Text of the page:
Brian Cryer's Web Resources


A policy for keeping resources up to date. Evergreening typically refers tot he process of keeping hardware resources up to date, but the term can also be applied to software and other resources (such as documents). For example a simple evergreening policy might be to replace all computers older than four years with new models. cf "technology replacement", "technology refresh".

An evergreening policy should state whether the purpose is to replace technology to maintain an acceptable level of reliability (mean time between failure), to acquire improved speed and capacity at an acceptable price or a combination of the two (i.e. to acquire the lowest or lower cost technology replacement with speed and capacity at least as good as its predecessor). cf "Technology Refresh" and "Technology Replacement".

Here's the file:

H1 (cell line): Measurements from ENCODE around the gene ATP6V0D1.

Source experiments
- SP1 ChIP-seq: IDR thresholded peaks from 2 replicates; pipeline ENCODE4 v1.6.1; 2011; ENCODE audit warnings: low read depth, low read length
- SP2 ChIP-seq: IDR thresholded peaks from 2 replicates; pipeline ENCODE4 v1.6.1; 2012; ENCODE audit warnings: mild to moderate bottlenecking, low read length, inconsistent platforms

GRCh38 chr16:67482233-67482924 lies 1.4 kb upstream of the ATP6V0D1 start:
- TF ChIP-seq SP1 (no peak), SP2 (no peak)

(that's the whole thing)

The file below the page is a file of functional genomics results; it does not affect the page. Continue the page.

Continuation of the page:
This definition includes a contribution by Craig Senior.

Documentation evergreening consists of the realization that some documents are not a "complete them once and forget about them" but instead need to be periodically revised. There are documents (such as Business Continuity Plans, Disaster Recovery Plans, Processes , Policies, Guidelines, etc) that need to be kept current. These are referred to as living documents and require changes and updates as the environment changes. Document evergreening is process used to keep these living documents up to date and refreshed. Most of the time they include a review date with in the document which requires the document to be reviewed and updated as needed.

Document evergreening contributed by Chris Churchill.